Declining Hunter Numbers

KrisB

Four Pointer
I've been doing some reading about the declining numbers of hunters in the US overall and the R3 (recruit, retain, reactivate) efforts to stem the decline. From what I've read, those of you in the baby boomer generation make up the majority of hunters and y'all hunted/hunt the most out of any generation.

But the numbers of hunters have been declining ever since as baby boomers begin to age out or can't hunt anymore because of health issues, the general population becomes more urbanized, and a lot of young people are not interested in hunting. I read somewhere that new hunters from non-hunting backgrounds are being attracted to the sport, but that the new hunter numbers are nowhere near enough to replace the baby boomer hunters.

So, I wanted to ask: What do y'all think is the solution or a solution to the decline in hunter numbers?
 

Downeast

Ten Pointer
Women!
We need more of them in the woods. Divorce rates are quite high in this day and age. And in the majority of cases the women get the kids and the men get to visit. Now, if dad is a hunter chances are that anything associated with dad is frowned upon by the ex. So hunting is out. And mom most likely will not go to Walmart and buy her 12 year son a firearm, or any other weapon for that matter. So, the kids will grow up to either have a negative attitude about hunting or simply be ambivalent.
Now, put mom (divorced or not) into the woods with a weapon and chances are good that everyone in the family will be out hunting whether they like it or not. ;)

So, we need the mothers out there. But whether that will stem the tide of fewer hunters is problematic. Society has changed, as has our view of the natural world. To many it is in peril, with the planet on the edge of destruction. Hunting is considered an evil enterprise, a throwback to ancient times when barbarians roamed the landscape. A very low-brow activity conducted by perverts and mentally disturbed individuals. Simply put, decent folks don't kill Bambi.

Along with these challenges that hunters face, there is the burden of laws and regulations, limited access to lands, declining mentors, perception of firearms in today's society, and an overall urbanized population that has few ties to nature, wildlife, or even where their foods come from (hamburgers grow on trees, after all). Their only association to things wild comes from the TV. They love nature shows as long as nature is not in their backyard. Have a fox, raccoon, or any other wild animal walk across their lawn and they become frantic and want it either removed or killed. So much for "nature". To many "nature" consists mostly of pigeons and rats.

Growing up I had an old neighbor that used to take the kids in the neighborhood rabbit hunting. He raised beagles and he and his dogs loved chasing bunnies. The old man was always full of saying and stories but thinking back what really struck home was his predictions concerning hunting. He told us on more than one occasion to "enjoy it while it lasts since we were the last generation". At the time I didn't quite understand what he was saying but sadly as I look around today I think he was on to something.
 
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lasttombstone

Old Mossy Horns
Contributor
I'm not quite a eloquent as downeast and I can't answer your specific question as to a solution. I can only make a couple of observations. One is, yes, I see a number of folks taking their kids hunting and some taking other folks kids outside. I have also seen quite a number of those same kids, who were started at 9 and 10 having nothing at all to do with outdoor activities after they hit 16 or 17. Not all, but many. I also see a few more 30 somethings coming into the outdoors. Maybe they actually got bored with the life they had or maybe they just got curious and decided to give it a try. When I started hunting in 1958, I had spent my whole life outside. That was where anything to do was. The only thing that kept you inside was being sick. Then along came organized sports beyond the high school level, technology in the form of television for everyone, movie theaters everywhere and things continued to get better, economically, so there was more money to do different things. Those of us who came along in the era of the 50s were drawn to hunting and fishing as a normal, fun activity in the rural areas and although some gave it up for a while, the majority have eventually returned to it. Well this dog probably got off track and took a different rabbit on a long run, but it is where my mind went this morning. Humor and old fart.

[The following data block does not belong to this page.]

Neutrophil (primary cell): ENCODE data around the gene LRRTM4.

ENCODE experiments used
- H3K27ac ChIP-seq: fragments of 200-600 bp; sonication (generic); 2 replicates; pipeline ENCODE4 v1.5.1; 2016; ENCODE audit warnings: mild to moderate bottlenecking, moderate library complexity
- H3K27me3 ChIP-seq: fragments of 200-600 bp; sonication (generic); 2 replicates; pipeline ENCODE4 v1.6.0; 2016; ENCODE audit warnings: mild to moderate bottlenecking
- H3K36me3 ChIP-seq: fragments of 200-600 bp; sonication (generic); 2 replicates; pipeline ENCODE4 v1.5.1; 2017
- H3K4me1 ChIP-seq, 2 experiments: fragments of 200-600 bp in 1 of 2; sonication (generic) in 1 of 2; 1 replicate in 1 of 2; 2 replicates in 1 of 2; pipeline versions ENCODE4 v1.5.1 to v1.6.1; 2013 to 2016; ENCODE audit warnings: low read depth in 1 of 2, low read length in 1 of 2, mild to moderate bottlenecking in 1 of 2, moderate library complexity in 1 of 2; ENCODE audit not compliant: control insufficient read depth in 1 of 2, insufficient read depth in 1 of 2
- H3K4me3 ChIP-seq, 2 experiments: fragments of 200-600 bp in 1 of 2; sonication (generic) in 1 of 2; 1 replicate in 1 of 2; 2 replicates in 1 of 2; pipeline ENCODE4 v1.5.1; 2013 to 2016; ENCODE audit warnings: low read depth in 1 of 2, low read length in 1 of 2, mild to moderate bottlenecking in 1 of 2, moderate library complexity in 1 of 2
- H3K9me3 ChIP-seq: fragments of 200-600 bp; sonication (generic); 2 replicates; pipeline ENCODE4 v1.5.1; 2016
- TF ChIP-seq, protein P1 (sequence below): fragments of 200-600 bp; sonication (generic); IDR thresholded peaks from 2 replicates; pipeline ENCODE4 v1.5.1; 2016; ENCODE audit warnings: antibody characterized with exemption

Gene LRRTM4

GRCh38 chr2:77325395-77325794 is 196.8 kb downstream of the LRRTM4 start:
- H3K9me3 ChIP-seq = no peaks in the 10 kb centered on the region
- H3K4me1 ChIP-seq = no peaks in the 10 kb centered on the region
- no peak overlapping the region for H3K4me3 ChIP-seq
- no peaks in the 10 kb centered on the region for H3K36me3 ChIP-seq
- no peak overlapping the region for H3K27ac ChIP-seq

turkeyfoot

Old Mossy Horns
Yup growing up in mtns you were kicked out the door after breakfast and no one was looking for you till supper the outdoors was our playground. I remember by age 10 building a lean to and sleeping outside how many over protective parents allowing that today. I hate to say it all the blame doesn't lay on the kids parents are buying all these gadgets that keep kids glued to screens. Easier to give them a video game than take your time to spend with em. There are lot parents still getting kids out but just not as many as used to be way to many toys for all these days. And yeah I know I'm outdated
 

302cj

Twelve Pointer
In my area it's progress. Every corner there's a new housing development. Older farmers are passing and their families sell the farms. New owners from NY and Ohio don't let people on their land like the farmers did. This is just around my house as others will not like my comments as I have said on here before. On my last job we constantly had German tech guys in our facility. They said hunting and fishing over there was only for the wealthy. I don't think we are too far behind.
 

aya28ga

Old Mossy Horns
Contributor
Unfortunately, the younger hunters among us are going to look back at this period of time and nostalgically long for "the good old days".

Urbanization and pavement, combined with kids absorption with "tech" and losing touch with outdoor activities, are the two driving factors.

Probably well before the end of this century hunting & fishing will be something only wealthy people with access to hunting preserves and private landowners will be able to afford, (look at how much it costs now to take a trip hunting, even just out of state).
 

TravisLH